Ways to Neutralize Airborne Odors

Our sense of smell can help us to recognize edible (or inedible) food, enjoy blooming flowers, and even recognize danger (gas leaks, fire, mold, etc.). Unfortunately, our noses are also susceptible to airborne odors of a foul nature.

When the trash is full of food waste, your dog relieves himself on the carpet, your shoes have gotten old and stinky, or the neighboring apartment houses a smoker, you’re going to know, and chances are you won’t be too happy about the unwanted assault on your sniffer. If you work in an auto shop, a kitchen, or other commercial or industrial facilities, you might also have to deal with olfactory affronts.

While there are plenty of products meant to mask unpleasant odors, you don’t necessarily want to mix the smell of food waste with flowers or smoke with fresh pine. The only real way to eliminate offending smells is to neutralize them.

Along these lines, there are several steps you might take, whether you’re trying to eliminate odors in your home, your office, or a commercial or industrial operation like a food processing plant or a sewage water treatment facility. Here are a few strategies you could try when it comes to neutralizing airborne odors.

Eliminate the Source of the Odor

Before you bother trying to neutralize an offensive odor, it’s best to eliminate whatever is causing it. In the home this is usually simple enough. All you have to do is take out the trash, clean up pet waste, or smoke outdoors.

If you’re working in food production or wastewater treatment, for example, it’s not quite so simple. In such instances, the source of the odor has to do with your livelihood and cannot necessarily be eliminated.

Clean and Deodorize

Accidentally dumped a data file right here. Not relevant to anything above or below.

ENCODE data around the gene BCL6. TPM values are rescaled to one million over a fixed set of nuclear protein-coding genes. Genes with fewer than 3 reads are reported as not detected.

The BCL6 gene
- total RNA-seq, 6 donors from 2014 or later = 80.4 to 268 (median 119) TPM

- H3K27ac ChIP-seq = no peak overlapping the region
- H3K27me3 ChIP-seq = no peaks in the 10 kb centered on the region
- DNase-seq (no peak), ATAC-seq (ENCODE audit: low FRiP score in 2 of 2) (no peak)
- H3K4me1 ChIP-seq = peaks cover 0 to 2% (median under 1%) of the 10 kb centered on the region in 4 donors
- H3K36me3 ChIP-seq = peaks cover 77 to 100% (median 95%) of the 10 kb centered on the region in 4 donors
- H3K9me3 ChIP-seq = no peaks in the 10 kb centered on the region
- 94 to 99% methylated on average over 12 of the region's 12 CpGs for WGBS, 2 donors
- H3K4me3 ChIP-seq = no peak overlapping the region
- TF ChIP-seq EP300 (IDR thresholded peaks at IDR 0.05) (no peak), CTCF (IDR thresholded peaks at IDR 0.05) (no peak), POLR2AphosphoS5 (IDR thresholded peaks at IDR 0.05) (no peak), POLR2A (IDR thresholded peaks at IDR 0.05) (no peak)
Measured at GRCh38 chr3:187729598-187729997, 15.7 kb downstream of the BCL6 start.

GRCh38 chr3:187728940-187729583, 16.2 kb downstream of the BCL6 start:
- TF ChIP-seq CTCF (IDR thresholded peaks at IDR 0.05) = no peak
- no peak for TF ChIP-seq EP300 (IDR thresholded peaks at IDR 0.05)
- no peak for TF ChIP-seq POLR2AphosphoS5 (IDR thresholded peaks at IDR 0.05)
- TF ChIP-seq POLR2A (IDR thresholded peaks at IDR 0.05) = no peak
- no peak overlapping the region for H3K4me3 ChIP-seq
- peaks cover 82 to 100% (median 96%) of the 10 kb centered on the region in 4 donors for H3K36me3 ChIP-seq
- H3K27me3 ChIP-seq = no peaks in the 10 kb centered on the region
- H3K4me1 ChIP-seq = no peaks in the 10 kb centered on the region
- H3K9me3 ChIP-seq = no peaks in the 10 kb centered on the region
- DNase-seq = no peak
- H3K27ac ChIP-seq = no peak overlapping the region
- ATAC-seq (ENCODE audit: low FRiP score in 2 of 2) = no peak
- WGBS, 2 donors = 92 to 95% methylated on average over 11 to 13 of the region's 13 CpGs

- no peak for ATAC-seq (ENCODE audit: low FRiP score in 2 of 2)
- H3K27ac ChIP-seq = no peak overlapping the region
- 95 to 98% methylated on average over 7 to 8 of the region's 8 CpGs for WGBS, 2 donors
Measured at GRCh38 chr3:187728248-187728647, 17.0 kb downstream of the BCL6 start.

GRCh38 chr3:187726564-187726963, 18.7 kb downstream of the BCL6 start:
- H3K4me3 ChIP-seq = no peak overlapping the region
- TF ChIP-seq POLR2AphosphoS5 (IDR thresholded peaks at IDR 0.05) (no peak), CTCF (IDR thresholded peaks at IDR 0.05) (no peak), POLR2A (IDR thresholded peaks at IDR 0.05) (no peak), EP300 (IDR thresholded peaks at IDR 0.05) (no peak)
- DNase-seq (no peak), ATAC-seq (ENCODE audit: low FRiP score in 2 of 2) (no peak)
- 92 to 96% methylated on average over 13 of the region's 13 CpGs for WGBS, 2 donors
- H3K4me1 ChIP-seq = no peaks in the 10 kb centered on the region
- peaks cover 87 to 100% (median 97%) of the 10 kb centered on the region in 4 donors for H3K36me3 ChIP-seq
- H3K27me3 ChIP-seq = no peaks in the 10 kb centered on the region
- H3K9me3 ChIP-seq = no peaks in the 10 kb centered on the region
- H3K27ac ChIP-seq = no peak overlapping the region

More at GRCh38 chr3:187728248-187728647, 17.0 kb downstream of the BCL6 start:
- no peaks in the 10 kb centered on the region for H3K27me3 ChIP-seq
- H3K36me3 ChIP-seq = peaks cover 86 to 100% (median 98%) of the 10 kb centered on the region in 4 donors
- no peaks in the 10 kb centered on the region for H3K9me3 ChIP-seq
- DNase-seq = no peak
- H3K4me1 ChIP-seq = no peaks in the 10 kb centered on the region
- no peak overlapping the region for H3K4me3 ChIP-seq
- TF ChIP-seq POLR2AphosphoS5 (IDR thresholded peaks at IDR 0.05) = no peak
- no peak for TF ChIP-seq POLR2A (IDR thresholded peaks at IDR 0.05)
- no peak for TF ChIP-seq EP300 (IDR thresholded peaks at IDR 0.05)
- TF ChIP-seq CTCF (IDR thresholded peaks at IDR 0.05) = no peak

Even if the source of the odor cannot be eliminated, efforts can still be made to control it. Frequent cleaning and deodorizing can help to reduce odor-causing agents and thus minimize the odor. From there you can begin to try different options for neutralizing remaining odor.

Filters

Proper ventilation is needed to control air quality in any enclosed structure, including private homes and commercial and industrial buildings. This is part of a larger HVAC (heating, ventilation, and air conditioning) system that cycles air throughout a structure, providing both temperature control and fresh, breathable air.

HVAC systems work on a cycle that introduces new air while pulling out the old. However, the cyclical nature of the system means that some of the air that gets pulled out cycles back in, perpetuating airborne odors in living and working spaces.

The good news is that these systems generally feature one or more filters, and you can find products designed to grab and lock all manner of particulates, including those that cause foul odors. HEPA filters are a great option as they are designed to pull the finest particulates from the air, including many pollutants and even some bacteria.

Activated carbon filters are another option, and they are ideal for chemical (and other) odors because they are designed to absorb airborne pollutants. Finding the right filters for your home or business may be a matter of trial and error or it may be evident by the type of odors you’re dealing with.

Likely a private home won’t need the same level of air filtration as a business that relies on a water treatment system, for example. However, your HVAC professional can probably help you to find the best solution.

Ozone Machine

Certain airborne odors may linger despite your best efforts to control them. Smoke (from either smoking or fire damage, for example) is one such offender. The use of ozone (O3) treatments is an option to explore.

This treatment involves the use of specialized equipment that circulates ozone throughout affected areas, oxidizing fumes that are clinging to surfaces and circulating through the ventilation system. Whether previous homeowners were smokers, your commercial kitchen suffered a grease fire, or you own a bar or restaurant that allows smoking, ozone could neutralize lingering odors.

Industrial Solutions

Whether you work in a chemical warehouse, a food processing facility, or industrial water treatment, you may require more than the average home or business when it comes to neutralizing odors. This is where fogging and misting systems come into play.

Specialized mixtures of odor-neutralizing agents can be sprayed throughout facilities in order to attack and eliminate strong and lingering odors associated with operations. This can not only make the air safer to breathe, but also a lot more pleasant.

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